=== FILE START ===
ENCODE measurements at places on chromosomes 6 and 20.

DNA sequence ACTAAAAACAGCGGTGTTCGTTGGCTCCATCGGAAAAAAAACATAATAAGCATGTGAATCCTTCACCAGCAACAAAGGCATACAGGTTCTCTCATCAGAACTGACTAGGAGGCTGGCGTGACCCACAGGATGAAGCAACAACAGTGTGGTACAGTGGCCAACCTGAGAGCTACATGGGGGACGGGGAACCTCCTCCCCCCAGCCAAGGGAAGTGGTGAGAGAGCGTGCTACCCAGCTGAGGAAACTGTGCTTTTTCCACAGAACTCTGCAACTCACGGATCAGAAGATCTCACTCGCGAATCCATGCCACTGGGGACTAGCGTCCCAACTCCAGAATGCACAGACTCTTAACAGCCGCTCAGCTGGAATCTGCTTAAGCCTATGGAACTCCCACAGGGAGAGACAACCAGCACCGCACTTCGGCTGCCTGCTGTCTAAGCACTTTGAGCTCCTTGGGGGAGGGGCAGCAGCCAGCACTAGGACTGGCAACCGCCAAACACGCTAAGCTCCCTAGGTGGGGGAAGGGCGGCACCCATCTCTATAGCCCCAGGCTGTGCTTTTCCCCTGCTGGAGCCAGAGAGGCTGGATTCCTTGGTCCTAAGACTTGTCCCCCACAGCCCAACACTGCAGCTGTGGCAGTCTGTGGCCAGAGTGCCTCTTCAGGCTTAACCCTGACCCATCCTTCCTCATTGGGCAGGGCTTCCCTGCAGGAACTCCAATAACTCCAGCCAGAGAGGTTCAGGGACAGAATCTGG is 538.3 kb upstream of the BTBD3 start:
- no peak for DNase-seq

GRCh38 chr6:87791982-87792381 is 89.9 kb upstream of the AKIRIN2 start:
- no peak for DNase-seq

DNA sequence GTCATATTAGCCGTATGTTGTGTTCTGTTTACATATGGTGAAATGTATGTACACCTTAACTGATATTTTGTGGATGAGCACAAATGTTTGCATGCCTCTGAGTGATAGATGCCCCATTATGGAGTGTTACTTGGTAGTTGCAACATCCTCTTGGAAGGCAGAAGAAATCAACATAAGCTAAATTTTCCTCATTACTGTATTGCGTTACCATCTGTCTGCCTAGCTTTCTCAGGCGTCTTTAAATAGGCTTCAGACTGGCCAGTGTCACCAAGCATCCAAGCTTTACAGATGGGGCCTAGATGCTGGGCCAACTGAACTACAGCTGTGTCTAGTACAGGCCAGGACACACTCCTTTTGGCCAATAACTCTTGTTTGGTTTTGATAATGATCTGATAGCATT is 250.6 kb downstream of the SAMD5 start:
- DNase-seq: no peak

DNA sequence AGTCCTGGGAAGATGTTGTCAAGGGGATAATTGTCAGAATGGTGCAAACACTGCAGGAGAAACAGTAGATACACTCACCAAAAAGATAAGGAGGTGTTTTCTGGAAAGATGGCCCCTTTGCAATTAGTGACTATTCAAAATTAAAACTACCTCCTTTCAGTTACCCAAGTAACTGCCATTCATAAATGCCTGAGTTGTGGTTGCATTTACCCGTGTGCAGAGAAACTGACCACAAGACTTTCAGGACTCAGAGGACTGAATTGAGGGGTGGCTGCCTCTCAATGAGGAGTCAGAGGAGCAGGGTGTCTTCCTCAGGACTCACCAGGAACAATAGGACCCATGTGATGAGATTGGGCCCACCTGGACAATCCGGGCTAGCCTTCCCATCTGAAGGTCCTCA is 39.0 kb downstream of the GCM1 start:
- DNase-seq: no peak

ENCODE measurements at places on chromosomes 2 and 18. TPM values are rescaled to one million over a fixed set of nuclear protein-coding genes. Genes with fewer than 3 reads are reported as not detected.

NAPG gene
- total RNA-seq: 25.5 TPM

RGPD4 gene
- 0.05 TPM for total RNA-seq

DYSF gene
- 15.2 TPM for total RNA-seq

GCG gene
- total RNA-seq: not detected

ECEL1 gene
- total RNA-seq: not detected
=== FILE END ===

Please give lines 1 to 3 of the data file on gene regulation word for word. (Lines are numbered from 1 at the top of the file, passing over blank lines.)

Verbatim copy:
ENCODE measurements at places on chromosomes 6 and 20.

DNA sequence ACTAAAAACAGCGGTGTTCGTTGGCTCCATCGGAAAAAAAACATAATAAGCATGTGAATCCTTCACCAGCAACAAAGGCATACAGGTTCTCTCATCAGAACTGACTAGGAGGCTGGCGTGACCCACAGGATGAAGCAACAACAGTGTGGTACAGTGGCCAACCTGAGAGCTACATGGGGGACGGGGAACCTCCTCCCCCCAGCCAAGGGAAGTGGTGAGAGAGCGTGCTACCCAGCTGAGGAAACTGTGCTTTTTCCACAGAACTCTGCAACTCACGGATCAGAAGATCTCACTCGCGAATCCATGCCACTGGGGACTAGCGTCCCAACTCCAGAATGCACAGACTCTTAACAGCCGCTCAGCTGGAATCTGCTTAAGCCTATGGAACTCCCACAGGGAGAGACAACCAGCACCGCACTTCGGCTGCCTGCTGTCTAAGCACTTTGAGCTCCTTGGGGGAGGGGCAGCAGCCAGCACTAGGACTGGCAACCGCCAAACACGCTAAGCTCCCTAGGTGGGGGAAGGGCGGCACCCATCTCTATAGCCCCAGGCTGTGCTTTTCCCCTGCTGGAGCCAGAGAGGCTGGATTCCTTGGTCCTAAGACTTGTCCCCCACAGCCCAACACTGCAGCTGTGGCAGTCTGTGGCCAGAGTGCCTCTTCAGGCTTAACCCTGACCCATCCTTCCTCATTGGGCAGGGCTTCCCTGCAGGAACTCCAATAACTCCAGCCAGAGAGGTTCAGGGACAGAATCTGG is 538.3 kb upstream of the BTBD3 start:
- no peak for DNase-seq